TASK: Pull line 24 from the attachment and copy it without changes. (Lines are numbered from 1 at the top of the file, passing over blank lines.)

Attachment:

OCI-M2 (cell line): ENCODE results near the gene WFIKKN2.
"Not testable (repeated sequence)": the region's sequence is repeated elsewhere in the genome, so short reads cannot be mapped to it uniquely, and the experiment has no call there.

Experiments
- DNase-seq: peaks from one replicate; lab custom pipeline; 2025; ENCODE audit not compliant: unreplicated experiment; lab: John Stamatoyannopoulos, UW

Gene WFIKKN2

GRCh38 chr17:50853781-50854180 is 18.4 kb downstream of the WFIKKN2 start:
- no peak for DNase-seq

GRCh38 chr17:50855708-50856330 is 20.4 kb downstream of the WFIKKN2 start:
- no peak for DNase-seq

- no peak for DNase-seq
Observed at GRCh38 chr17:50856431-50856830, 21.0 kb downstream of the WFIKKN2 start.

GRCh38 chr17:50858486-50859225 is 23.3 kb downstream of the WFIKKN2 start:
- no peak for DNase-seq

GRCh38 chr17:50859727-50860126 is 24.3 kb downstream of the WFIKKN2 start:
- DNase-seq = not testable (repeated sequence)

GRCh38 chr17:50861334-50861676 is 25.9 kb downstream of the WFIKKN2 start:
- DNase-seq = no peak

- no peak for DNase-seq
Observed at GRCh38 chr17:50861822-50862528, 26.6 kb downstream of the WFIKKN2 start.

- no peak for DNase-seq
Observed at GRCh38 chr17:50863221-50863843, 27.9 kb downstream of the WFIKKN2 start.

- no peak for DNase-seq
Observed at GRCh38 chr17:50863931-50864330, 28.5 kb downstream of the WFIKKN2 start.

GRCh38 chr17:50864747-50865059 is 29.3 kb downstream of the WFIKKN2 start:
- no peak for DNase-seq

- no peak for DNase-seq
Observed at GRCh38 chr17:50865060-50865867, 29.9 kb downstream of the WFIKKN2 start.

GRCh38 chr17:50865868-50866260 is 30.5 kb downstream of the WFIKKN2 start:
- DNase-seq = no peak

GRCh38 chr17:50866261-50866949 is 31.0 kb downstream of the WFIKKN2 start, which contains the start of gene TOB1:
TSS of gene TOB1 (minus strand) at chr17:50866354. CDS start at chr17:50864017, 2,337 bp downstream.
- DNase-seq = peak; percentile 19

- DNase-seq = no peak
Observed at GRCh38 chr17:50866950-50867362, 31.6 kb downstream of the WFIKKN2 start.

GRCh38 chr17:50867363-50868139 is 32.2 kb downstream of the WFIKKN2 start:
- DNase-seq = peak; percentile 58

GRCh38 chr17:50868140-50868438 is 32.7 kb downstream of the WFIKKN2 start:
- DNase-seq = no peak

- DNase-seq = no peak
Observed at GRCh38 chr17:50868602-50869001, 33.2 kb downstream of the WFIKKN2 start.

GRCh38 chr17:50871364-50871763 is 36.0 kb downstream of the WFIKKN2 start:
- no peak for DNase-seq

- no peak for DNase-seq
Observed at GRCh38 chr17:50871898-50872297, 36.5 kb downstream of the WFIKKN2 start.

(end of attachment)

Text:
GRCh38 chr17:50864747-50865059 is 29.3 kb downstream of the WFIKKN2 start: